Pastor's annual hike renews spiritually, physically, emotionally


Once a year, Dr. Glenn Martin has a mountaintop experience.


During the past 10 years, Dr. Martin, senior pastor of Richmond Hill United Methodist Church, has taken 10 days off each spring to hike a section of the 2,178.3 mile-long Appalachian Trail. This year he hiked a nearly 150-mile segment from Harpers Ferry, W.V. through Maryland and into Pennsylvania.

His yearly tradition dates back a decade, when a friend and church member told Dr. Martin that he planned to walk the entire Appalachian Trail. When he asked Dr. Martin if he’d like to join him for a portion, Dr. Martin jumped at the chance.

“My first introduction to the trail wasn’t a very glamorous one,” he said. “I only walked 40 miles and I didn’t do very well, but it got me thinking about it. The next year I decided I would walk the whole trail (in sections), and walked a 110-mile segment through Great Smoky Mountain National Park.”

Dr. Martin, who has long loved being outdoors, enjoyed hiking that “beautiful, beautiful” section of the trail, and from that first experience, decided to hike the remainder of the trail.

Over the years, he’s hiked from Georgia to the New Jersey border, plus the state of Vermont. The walks usually range from 140- to 150-mile sections. 

He hikes for a variety of reasons. The trips are spiritually, physically and emotionally rewarding, Dr. Martin says. 

“I love the outdoors. Over the years I have found that it is a very renewing experience,” he said. “It’s very spiritual as well as physical. It’s very physically challenging to walk in the mountains with a pack on your back when you haven’t done it all year.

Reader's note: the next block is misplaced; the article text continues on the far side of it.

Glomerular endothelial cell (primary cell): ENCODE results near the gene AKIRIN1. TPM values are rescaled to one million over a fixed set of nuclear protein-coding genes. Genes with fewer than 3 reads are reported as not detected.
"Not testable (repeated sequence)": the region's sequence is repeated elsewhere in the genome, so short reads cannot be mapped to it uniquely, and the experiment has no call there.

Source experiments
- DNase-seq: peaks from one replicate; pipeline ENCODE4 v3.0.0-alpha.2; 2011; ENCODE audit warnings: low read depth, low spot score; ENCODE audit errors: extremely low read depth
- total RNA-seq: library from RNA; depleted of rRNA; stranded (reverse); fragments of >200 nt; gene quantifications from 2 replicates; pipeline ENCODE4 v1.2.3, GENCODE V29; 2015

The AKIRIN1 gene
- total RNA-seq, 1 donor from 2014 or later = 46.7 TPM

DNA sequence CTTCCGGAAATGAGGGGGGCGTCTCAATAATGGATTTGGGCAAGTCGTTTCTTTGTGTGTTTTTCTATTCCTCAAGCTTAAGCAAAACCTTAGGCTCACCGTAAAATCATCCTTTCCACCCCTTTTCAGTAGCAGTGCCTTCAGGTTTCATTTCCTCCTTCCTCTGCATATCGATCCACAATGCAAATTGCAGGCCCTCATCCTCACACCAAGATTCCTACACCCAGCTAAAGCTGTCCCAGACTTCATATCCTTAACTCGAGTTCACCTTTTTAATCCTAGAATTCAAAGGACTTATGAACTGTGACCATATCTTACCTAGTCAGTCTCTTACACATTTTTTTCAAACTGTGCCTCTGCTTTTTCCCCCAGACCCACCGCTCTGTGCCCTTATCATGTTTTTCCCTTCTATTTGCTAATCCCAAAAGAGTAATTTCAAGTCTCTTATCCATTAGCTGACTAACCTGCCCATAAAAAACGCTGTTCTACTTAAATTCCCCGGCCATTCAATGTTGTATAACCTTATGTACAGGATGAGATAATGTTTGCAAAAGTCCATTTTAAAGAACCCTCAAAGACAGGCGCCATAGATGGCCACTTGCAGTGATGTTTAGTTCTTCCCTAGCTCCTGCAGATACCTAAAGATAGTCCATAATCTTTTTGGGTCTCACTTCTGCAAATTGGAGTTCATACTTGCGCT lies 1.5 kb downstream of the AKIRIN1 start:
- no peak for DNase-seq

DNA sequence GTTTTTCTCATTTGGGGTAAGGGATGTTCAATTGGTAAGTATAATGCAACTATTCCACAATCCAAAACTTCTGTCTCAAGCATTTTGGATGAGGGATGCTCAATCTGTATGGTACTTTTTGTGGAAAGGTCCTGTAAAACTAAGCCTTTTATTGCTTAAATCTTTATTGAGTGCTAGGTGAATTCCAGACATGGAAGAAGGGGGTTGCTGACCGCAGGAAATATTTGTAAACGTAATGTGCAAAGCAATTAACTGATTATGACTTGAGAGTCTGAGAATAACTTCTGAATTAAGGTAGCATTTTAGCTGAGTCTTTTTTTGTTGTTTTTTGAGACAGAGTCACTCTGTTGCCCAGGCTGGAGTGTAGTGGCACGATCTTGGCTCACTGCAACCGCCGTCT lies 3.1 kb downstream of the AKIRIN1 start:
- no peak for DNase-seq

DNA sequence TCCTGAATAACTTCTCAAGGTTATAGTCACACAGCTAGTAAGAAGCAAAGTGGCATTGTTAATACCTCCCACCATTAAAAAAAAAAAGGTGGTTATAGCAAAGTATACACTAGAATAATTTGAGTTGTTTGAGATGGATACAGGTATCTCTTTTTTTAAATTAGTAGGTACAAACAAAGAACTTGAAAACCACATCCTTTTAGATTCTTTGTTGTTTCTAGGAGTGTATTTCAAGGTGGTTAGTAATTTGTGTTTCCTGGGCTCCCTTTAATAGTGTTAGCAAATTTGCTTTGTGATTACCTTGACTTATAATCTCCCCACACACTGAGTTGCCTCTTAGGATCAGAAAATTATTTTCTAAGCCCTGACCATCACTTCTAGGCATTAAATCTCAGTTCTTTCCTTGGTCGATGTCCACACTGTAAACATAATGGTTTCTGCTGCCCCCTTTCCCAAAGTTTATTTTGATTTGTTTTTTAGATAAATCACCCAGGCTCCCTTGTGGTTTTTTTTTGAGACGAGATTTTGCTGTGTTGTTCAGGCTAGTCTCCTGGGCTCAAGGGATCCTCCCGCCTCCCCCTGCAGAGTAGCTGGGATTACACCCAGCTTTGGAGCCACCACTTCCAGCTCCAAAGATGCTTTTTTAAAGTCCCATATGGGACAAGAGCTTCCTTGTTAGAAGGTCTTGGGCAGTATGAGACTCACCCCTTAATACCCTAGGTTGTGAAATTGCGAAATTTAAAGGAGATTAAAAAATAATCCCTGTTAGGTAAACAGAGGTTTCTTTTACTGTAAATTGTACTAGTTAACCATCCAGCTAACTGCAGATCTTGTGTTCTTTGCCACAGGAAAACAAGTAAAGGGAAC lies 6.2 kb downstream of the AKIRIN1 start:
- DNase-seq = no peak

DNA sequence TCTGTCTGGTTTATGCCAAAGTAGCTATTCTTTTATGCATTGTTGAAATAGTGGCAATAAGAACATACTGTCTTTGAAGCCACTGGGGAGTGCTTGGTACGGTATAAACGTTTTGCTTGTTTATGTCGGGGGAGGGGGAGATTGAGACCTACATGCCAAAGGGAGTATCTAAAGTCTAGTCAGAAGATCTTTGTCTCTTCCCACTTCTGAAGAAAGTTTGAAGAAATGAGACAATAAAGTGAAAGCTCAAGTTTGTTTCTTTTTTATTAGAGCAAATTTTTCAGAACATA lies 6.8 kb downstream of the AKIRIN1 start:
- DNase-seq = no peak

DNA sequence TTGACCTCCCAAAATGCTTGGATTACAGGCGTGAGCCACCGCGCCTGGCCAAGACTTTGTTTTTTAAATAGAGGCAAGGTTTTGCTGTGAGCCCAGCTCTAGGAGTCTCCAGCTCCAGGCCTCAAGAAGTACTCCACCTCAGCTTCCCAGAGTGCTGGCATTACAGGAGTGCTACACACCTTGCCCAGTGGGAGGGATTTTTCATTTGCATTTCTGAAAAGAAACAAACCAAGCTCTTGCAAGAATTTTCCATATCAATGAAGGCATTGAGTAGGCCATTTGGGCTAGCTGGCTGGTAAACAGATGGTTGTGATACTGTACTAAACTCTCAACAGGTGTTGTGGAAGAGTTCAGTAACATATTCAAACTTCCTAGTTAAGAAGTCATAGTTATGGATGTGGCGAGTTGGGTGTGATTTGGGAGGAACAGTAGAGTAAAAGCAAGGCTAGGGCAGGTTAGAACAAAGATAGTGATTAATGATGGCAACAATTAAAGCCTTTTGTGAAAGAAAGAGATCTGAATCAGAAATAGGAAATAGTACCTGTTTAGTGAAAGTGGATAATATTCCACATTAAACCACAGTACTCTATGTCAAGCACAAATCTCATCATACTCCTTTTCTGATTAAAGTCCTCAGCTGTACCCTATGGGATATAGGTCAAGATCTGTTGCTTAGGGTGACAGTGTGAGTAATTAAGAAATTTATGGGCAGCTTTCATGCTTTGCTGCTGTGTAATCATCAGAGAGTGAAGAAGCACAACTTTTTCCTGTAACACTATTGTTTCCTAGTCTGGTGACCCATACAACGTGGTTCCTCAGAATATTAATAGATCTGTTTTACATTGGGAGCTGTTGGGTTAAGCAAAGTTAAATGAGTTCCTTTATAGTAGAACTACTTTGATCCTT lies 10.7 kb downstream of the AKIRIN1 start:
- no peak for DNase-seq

“I like the challenge. I like the peace that comes in going. I enjoy learning about history on the trail.”

Leaving the obligations and pressures of daily life helps him focus, too.

“The one thing you can’t leave behind is yourself, so you have to deal with your own self emotionally and spiritually, and that’s very renewing.”

He always carries a Bible and journals throughout his hike. He records his experiences and thoughts, and also writes down sermon ideas.

Each August he preaches a sermon series inspired by his hike. Sometimes the series is named “Lessons from the Trail;” other times it’s been “A Walk with God.” They are all rooted in scripture and share experiences, stories and God-moments he had while on the trail.

“It’s one of the favorite series I preach all year. People seem to enjoy it, and I enjoy it.”

Walking 15 to 17 miles each day, from sunup to sundown, gives Dr. Martin plenty of time for reflection and time with God.

“Often, in the routines of life and ministry, I don’t sit down and de-stress well, I just push through it,” he said. “But when I come out to a trail I find it’s a place where, if I haven’t faced those things well, they come to the surface.

“So that setting becomes a great release; it becomes a place of letting go as well as a place of renewal.”

While hiking he doesn’t carry tracts or set out to evangelize, but he has had great encounters and conversations with other hikers.

“When given the opportunity I do like to talk about my faith and tell them that God is in this journey with me,” said Dr. Martin, whose trail name is “Rev.” 

The beauty of nature and God’s creation help foster his intimacy with God.

“I feel close to God there,” he said. “There’s a deep sense of feeling God’s holiness in the beauty of what you see around you.”